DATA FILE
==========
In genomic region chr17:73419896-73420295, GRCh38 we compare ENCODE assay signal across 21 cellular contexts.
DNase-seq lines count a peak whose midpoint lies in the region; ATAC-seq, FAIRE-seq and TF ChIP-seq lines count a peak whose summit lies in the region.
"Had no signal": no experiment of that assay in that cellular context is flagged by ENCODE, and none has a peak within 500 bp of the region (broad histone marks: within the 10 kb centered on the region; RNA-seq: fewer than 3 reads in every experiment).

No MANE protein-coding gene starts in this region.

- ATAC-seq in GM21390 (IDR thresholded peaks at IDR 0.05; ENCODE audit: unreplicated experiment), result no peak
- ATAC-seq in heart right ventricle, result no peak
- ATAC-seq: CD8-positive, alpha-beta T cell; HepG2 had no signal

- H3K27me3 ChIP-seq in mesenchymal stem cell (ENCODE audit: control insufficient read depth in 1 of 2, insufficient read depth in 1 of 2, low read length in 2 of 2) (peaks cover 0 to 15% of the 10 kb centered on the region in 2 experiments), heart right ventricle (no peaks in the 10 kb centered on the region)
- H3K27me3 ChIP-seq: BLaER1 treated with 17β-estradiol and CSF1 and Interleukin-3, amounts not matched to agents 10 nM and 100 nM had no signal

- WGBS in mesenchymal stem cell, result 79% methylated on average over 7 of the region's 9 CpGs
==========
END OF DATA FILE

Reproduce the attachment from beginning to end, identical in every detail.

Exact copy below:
In genomic region chr17:73419896-73420295, GRCh38 we compare ENCODE assay signal across 21 cellular contexts.
DNase-seq lines count a peak whose midpoint lies in the region; ATAC-seq, FAIRE-seq and TF ChIP-seq lines count a peak whose summit lies in the region.
"Had no signal": no experiment of that assay in that cellular context is flagged by ENCODE, and none has a peak within 500 bp of the region (broad histone marks: within the 10 kb centered on the region; RNA-seq: fewer than 3 reads in every experiment).

No MANE protein-coding gene starts in this region.

- ATAC-seq in GM21390 (IDR thresholded peaks at IDR 0.05; ENCODE audit: unreplicated experiment), result no peak
- ATAC-seq in heart right ventricle, result no peak
- ATAC-seq: CD8-positive, alpha-beta T cell; HepG2 had no signal

- H3K27me3 ChIP-seq in mesenchymal stem cell (ENCODE audit: control insufficient read depth in 1 of 2, insufficient read depth in 1 of 2, low read length in 2 of 2) (peaks cover 0 to 15% of the 10 kb centered on the region in 2 experiments), heart right ventricle (no peaks in the 10 kb centered on the region)
- H3K27me3 ChIP-seq: BLaER1 treated with 17β-estradiol and CSF1 and Interleukin-3, amounts not matched to agents 10 nM and 100 nM had no signal

- WGBS in mesenchymal stem cell, result 79% methylated on average over 7 of the region's 9 CpGs